Laguna Seca

Photo By: Rolex / Stephan Cooper
1963 CHEVROLET CORVETTE

SAVORING THE THEN AND NOW – 

MONTEREY, CA, For thousands of historic car racing fans at the Rolex Monterey Motorsport Reunion, Saturday was the day to snag an autograph from Sir Jackie Stewart, and, if particularly lucky, also catch a glimpse of other driving legends mingling with the crowds.  Sir Jackie, the British former Formula 1 driver from Scotland who has won three World Championships, participated in the event as a Rolex Testimonee and special guest, while other motor sports luminaries came with no official agenda, just one of relishing the best moments that today’s activities at Mazda Raceway Laguna Seca had to offer. 

That’s the way it seems to roll here at one of the most popular events of the Monterey Peninsula’s annual Classic Car Week.  There is much that is planned and precisely timed, including qualifiers and Rolex Races that run 20 minutes each this weekend for 16 period-specific competition groups, and much that is spontaneous, such as owners and drivers sharing facts about their cars as well as their experiences restoring and driving them with show goers who are able to freely roam the paddock area and inspect up-close the cherished metal reminders of the past. Wandering is as much a part of the Reunion experience as watching the races, and today’s “Picnic in the Park” at the Yamaha Marketplace featured the “Flying Scot” swapping war stories with Corvette Racing team’s Tommy Milner while hundreds listened in awe.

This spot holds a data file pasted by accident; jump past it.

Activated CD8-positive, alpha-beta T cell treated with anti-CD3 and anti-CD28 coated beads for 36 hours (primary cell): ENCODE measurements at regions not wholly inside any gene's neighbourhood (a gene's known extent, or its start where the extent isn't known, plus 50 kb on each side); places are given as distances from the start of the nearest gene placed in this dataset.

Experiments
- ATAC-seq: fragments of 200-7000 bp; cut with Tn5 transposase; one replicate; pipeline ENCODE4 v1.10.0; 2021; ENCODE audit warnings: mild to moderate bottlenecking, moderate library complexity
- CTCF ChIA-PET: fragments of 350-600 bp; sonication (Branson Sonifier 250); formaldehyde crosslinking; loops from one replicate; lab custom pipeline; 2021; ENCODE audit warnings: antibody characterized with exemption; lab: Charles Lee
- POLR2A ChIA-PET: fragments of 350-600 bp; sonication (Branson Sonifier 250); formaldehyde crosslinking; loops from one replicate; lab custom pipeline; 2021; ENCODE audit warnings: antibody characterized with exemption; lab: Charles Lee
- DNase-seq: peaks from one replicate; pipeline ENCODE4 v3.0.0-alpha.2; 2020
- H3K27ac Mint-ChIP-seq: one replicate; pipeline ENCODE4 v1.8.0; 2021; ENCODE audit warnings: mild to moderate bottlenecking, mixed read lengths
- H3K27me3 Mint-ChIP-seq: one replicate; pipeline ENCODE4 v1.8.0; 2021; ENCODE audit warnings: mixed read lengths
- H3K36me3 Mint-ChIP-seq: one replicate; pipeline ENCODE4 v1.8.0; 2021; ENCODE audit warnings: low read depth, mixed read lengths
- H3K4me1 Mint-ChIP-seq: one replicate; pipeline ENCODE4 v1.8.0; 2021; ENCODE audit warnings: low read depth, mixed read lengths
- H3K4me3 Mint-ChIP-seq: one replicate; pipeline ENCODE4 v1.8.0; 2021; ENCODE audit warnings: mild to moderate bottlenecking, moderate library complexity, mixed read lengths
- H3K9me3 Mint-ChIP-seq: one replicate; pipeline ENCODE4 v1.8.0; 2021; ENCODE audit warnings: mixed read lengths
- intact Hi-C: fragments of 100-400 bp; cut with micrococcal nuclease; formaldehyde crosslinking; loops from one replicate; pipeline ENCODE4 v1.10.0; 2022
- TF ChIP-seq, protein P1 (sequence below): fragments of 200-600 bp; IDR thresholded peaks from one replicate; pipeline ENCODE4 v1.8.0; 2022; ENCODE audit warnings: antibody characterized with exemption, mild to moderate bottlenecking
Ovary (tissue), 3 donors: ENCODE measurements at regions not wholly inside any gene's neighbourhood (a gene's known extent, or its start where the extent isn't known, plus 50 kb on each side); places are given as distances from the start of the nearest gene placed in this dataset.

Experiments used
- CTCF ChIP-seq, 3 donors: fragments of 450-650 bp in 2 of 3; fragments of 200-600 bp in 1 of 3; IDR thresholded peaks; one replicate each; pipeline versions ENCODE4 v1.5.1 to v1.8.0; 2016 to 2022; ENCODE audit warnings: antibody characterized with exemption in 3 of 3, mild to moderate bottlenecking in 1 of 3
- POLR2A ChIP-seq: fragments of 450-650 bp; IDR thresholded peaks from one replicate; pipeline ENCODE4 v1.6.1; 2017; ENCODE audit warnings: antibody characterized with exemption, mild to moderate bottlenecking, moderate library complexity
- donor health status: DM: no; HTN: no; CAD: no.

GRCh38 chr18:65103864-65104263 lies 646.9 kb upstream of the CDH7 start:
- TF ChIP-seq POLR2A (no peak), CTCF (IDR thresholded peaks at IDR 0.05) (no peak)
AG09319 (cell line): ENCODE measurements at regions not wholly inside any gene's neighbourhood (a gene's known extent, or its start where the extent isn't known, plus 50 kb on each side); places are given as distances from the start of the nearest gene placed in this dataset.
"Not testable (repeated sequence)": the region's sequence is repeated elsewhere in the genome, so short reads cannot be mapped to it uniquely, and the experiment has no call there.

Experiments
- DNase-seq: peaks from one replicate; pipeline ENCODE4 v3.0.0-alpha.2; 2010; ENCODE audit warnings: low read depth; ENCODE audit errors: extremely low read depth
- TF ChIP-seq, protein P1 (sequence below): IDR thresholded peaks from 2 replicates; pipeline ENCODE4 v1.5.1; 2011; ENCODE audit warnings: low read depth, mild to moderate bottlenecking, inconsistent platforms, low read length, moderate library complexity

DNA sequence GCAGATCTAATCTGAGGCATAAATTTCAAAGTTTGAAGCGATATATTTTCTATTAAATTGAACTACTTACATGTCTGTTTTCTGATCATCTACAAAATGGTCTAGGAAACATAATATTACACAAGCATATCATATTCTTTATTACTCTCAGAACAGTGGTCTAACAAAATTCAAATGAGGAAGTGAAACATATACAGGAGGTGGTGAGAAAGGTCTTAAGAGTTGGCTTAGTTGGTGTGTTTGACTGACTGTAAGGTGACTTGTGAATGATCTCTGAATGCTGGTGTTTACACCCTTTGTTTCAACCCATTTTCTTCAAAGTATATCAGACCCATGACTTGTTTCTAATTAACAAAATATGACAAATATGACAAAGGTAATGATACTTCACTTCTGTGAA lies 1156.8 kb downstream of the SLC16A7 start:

Sir Jackie talked about the Rover BRM Turbine car that he and Graham Hill raced at Le Mans in 1965. “It was a strange anomaly of a car.  As a company, BRM was always looking ahead, and that of course is a good message, but in this case it never developed. They used a helicopter engine, which takes a long time to wind up to full revs and get to where you are going in a hurry, and the other problem was that it had no engine braking.  Unfortunately, the car was under-braked, considering that in 1965 the brakes weren’t what they are today (with carbon fiber brakes, ceramic brake discs, and so forth).  We tested the car a bit, and it qualified reasonably well; it was fast enough, but slowing down was a major problem.”

Sir Jackie had the crowd laughing with a tongue-in-cheek story that goes along with the car. “That year, all our friends were driving Ferraris and the other fast cars, and here we were, two Grand Prix drivers with this thing to drive that nobody could understand.  I had never been to Le Mans before, so I had a lot of questions.  I asked Graham about the Mulsanne Straight, saying ‘you know, that Mulsanne Straight is pretty long, and there is heavy braking needed at high speed at the end; with no engine braking, what if we have break failure?  The technicians could not give us an answer.”

Stewart, who was the #2 driver in his first year with BRM, explained that, Hill, as the #1 driver, would have normally started the race, but being the “fair” gentleman that he was, suggested a coin toss, where whoever lost would start the race. “Then he said, ‘in any case, what you want do is at the end of the Straight, you stick it into the sand bank on the first lap (he was joking).  What was funny about the joke is that he actually did just that (after losing the coin toss).  Since there was no engine braking, he made the mistake of braking with the other cars, and the other drivers were braking and downshifting to second gear in order to slow their cars, and sure enough, he visited the sand bank, and the turbine swallowed the sand, which took the edge off the turbine blades, so right from the beginning of the race, we were running 45,000 revs instead of 75,000 revs.  The darn thing lasted the whole race, which was a real disappointment, because we were going so slow that I remember getting passed by a Triumph Spitfire.  Jochen Rindt won the race in an LM Ferrari with his American co-driver Masten Gregory, and he was lapping me every few laps. Each time he passed me, he jokingly gave me a rude gesture.